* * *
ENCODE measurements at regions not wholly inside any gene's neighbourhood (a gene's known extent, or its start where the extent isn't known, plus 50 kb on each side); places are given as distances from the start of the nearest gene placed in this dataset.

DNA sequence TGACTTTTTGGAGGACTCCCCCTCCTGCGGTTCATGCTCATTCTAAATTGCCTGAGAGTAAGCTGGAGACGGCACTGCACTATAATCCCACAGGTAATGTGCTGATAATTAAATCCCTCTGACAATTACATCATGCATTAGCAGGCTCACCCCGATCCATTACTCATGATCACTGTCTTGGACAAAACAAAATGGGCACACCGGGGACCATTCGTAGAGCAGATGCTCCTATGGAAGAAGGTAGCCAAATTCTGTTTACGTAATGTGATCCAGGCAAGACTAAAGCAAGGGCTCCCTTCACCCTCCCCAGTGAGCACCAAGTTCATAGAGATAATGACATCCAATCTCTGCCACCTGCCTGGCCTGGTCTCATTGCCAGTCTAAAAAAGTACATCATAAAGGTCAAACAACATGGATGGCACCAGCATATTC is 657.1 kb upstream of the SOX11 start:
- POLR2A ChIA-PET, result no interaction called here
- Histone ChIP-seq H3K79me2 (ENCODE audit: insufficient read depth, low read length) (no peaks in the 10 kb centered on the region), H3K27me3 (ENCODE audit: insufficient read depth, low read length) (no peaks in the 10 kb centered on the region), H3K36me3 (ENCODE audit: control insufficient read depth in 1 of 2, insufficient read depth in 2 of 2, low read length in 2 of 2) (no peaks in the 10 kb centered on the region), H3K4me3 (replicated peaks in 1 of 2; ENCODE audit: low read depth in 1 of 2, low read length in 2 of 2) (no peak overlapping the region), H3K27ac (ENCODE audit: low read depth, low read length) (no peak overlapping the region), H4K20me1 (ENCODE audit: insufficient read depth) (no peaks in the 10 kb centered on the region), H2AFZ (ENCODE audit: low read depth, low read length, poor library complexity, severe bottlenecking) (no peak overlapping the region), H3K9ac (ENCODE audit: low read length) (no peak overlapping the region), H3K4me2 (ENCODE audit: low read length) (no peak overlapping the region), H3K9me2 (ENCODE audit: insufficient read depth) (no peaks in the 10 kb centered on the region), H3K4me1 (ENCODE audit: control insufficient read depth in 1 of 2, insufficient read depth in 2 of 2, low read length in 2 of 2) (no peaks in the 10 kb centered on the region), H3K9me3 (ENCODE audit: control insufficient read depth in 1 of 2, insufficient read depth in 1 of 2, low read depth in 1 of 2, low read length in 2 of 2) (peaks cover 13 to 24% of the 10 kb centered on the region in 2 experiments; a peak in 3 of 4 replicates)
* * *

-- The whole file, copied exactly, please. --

ENCODE measurements at regions not wholly inside any gene's neighbourhood (a gene's known extent, or its start where the extent isn't known, plus 50 kb on each side); places are given as distances from the start of the nearest gene placed in this dataset.

DNA sequence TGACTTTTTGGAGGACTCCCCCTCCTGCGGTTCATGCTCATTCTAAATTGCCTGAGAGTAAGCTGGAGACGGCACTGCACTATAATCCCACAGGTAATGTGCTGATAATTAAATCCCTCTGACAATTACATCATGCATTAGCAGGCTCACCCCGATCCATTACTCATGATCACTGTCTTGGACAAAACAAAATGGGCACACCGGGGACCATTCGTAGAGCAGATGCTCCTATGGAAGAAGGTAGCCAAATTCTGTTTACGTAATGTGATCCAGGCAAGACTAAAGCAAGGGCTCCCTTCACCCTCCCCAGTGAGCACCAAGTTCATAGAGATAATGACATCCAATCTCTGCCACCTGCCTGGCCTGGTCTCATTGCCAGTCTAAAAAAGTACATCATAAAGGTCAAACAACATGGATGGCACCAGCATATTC is 657.1 kb upstream of the SOX11 start:
- POLR2A ChIA-PET, result no interaction called here
- Histone ChIP-seq H3K79me2 (ENCODE audit: insufficient read depth, low read length) (no peaks in the 10 kb centered on the region), H3K27me3 (ENCODE audit: insufficient read depth, low read length) (no peaks in the 10 kb centered on the region), H3K36me3 (ENCODE audit: control insufficient read depth in 1 of 2, insufficient read depth in 2 of 2, low read length in 2 of 2) (no peaks in the 10 kb centered on the region), H3K4me3 (replicated peaks in 1 of 2; ENCODE audit: low read depth in 1 of 2, low read length in 2 of 2) (no peak overlapping the region), H3K27ac (ENCODE audit: low read depth, low read length) (no peak overlapping the region), H4K20me1 (ENCODE audit: insufficient read depth) (no peaks in the 10 kb centered on the region), H2AFZ (ENCODE audit: low read depth, low read length, poor library complexity, severe bottlenecking) (no peak overlapping the region), H3K9ac (ENCODE audit: low read length) (no peak overlapping the region), H3K4me2 (ENCODE audit: low read length) (no peak overlapping the region), H3K9me2 (ENCODE audit: insufficient read depth) (no peaks in the 10 kb centered on the region), H3K4me1 (ENCODE audit: control insufficient read depth in 1 of 2, insufficient read depth in 2 of 2, low read length in 2 of 2) (no peaks in the 10 kb centered on the region), H3K9me3 (ENCODE audit: control insufficient read depth in 1 of 2, insufficient read depth in 1 of 2, low read depth in 1 of 2, low read length in 2 of 2) (peaks cover 13 to 24% of the 10 kb centered on the region in 2 experiments; a peak in 3 of 4 replicates)